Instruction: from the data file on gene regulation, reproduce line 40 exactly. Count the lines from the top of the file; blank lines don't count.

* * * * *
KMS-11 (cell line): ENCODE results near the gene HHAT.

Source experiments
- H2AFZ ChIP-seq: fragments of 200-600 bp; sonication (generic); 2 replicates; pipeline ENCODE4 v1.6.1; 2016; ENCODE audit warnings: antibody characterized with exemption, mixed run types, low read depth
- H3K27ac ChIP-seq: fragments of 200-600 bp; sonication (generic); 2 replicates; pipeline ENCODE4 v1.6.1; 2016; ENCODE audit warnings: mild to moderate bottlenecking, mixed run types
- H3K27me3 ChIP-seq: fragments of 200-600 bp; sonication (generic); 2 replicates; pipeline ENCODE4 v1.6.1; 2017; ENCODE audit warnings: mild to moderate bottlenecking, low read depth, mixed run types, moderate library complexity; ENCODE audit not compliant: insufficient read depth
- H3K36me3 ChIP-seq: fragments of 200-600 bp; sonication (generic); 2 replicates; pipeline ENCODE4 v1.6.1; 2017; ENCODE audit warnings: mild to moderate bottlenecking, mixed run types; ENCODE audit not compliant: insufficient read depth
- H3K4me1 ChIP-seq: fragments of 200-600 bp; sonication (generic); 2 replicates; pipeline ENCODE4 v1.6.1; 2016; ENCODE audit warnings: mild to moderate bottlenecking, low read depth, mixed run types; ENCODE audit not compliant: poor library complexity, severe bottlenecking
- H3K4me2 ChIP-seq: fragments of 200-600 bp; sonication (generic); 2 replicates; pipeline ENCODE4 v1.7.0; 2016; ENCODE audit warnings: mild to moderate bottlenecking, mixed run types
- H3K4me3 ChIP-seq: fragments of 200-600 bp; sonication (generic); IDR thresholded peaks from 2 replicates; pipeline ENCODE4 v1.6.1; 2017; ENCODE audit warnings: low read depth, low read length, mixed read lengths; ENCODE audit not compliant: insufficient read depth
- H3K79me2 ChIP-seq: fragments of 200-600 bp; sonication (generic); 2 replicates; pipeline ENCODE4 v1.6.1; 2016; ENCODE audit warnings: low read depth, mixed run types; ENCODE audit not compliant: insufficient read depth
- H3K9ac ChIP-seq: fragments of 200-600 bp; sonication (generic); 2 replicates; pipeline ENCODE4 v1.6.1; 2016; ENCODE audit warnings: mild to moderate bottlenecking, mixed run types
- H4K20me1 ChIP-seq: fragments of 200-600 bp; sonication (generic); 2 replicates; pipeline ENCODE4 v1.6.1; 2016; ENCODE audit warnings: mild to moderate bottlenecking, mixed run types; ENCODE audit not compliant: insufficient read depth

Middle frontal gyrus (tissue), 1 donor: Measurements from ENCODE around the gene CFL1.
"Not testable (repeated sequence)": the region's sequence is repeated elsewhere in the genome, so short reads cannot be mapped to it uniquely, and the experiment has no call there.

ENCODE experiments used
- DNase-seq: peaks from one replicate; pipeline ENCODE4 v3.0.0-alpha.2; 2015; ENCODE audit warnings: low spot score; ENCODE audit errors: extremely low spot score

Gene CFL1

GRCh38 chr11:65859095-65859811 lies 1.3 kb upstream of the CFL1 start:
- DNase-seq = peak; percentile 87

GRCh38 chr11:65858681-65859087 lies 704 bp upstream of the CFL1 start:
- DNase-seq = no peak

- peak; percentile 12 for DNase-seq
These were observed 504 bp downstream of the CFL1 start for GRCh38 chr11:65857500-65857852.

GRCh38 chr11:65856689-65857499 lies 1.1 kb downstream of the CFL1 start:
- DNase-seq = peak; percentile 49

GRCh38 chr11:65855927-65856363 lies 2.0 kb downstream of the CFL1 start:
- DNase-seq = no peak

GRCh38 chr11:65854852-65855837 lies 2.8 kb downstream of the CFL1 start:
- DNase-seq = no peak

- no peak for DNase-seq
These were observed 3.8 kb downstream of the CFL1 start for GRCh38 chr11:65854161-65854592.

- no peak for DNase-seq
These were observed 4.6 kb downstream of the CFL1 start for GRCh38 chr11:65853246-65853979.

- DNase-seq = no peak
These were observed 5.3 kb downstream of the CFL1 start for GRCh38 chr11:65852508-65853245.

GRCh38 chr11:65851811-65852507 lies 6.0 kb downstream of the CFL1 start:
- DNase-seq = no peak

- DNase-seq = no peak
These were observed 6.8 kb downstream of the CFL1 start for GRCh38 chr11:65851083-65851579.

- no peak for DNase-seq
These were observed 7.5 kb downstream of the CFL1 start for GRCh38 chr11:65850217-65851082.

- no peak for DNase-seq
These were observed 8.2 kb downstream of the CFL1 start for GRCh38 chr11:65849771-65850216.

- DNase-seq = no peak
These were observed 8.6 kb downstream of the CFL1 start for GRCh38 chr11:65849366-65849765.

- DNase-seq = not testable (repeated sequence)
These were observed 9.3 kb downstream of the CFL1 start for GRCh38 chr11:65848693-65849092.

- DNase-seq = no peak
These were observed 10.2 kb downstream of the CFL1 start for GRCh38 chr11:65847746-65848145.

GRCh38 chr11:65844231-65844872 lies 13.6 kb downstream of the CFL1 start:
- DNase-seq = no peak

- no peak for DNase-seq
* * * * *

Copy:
- no peak for DNase-seq